Personalise resting spots or entertaining areas with functional points of interests, like semi-circular sitting benches, freestanding tiered fountains or wall niche water features. Water features are not only therapeutic, they can cool windless areas in summer and help alleviate ambient road noise. Suggest the flow of arches and arcades of old Spain with ornamental mirrors, carved wood features, or perhaps an alcove for a shrine and add your favourite saintly statue. Han rustic lanterns, wind chimes, wrought iron art or window grills to the walls and bring in carved cantera (quarried stone) forms or terracotta pots to delineate floor areas.
For authentic pathway and patio personality, handmade and sunbaked Saltillo floor tiles (traditional Mexican tiles), in varying shades of terracotta, come in a range of shapes that can enhance any space and break hard visual lines.
Create a real feature of fountains, surrounds and entire walls with spectacularly decorative fields of Azulejos mosaic tiles. Azulejos literally means blue tiles, but these distinctive geometric patterned tiles are also available in a broad range of background colours; from black and ivory through to saffron.
Contained decorative excess lies at the heart of a Spanish garden. Eye-popping plant colour is often used as a counterpoint to crown adobe or whitewash perimeter walls, and to highlight the curve architecture. Columns, arches and pergolas festooned in Bougainvillea, fuschias and wisteria vines are not uncommon. This fiesta of twisting tones is visually balanced by groomed topiary, pruned native hedging and citrus.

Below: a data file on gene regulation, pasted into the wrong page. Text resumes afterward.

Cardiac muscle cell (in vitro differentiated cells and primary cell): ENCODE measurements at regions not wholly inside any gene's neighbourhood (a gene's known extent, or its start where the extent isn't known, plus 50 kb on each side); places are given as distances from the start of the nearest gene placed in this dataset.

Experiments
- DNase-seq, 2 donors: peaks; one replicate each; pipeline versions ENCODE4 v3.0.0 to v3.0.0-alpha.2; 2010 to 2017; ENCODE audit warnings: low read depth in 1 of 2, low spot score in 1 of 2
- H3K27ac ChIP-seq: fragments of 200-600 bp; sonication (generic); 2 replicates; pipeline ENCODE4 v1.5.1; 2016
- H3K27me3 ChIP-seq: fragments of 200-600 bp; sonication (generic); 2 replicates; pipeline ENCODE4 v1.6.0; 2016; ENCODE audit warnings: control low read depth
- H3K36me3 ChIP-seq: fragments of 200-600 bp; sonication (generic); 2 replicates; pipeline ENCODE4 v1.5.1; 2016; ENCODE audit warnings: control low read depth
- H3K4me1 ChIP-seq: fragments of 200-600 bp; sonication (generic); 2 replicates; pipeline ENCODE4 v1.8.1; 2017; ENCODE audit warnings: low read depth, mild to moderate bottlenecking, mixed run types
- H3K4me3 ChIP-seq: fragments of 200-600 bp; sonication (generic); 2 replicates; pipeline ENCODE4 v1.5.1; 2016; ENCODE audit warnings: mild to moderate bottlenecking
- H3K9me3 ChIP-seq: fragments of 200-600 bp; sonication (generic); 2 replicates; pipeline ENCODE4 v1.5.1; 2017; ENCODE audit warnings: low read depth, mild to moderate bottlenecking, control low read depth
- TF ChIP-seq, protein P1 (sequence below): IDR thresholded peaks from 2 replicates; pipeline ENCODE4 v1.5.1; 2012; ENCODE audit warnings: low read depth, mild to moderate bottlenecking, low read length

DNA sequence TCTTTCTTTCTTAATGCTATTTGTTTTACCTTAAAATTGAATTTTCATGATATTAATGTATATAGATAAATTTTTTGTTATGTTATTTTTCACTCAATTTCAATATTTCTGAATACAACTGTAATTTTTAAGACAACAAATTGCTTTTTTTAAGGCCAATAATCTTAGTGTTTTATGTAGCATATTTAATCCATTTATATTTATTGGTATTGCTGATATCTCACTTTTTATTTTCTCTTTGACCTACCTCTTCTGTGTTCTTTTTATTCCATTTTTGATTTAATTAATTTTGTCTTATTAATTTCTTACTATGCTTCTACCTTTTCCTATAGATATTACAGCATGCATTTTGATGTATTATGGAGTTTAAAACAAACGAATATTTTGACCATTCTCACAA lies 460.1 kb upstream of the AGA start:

Tight with space?
Conjure a sense of space to the tightest of spots by varying the heights of the landscaping, through terracing and planting deviating hedge heights. Choisya Mexican Orange Blossom or star Jasmine as a shrub can be employed to frame everything from mass planted carpet rose flowerbeds and pathways to pool and patio areas.
In enclosed gardens, opt for a limited plant pallet and structure to create a more restful feeling. Placed strategically, large planters can help make an enclosed garden feel bigger. A scented feature plant works well in a tight courtyard. Citrus trees offer textural, colourful and fragrant planting options in smaller areas. Try a couple, or, if space allows, perhaps a row of standard dwarf citrus trees with a shallow rooted ground cover. Use ground covers as a carpet.
In open spaces, stay with the geometric, three dimensional textures and create a bed of mass planted Spanish shawl with jewel pink flowers or a groundcover, like thyme or oregano to complement a wall of standard citrus or a freestanding row of architectural, columnar Thuja occidentalis smaragd hedging.
You might be interested in reading: French style gardens.
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*All information is believed to be true at time of publishing and is subject to change.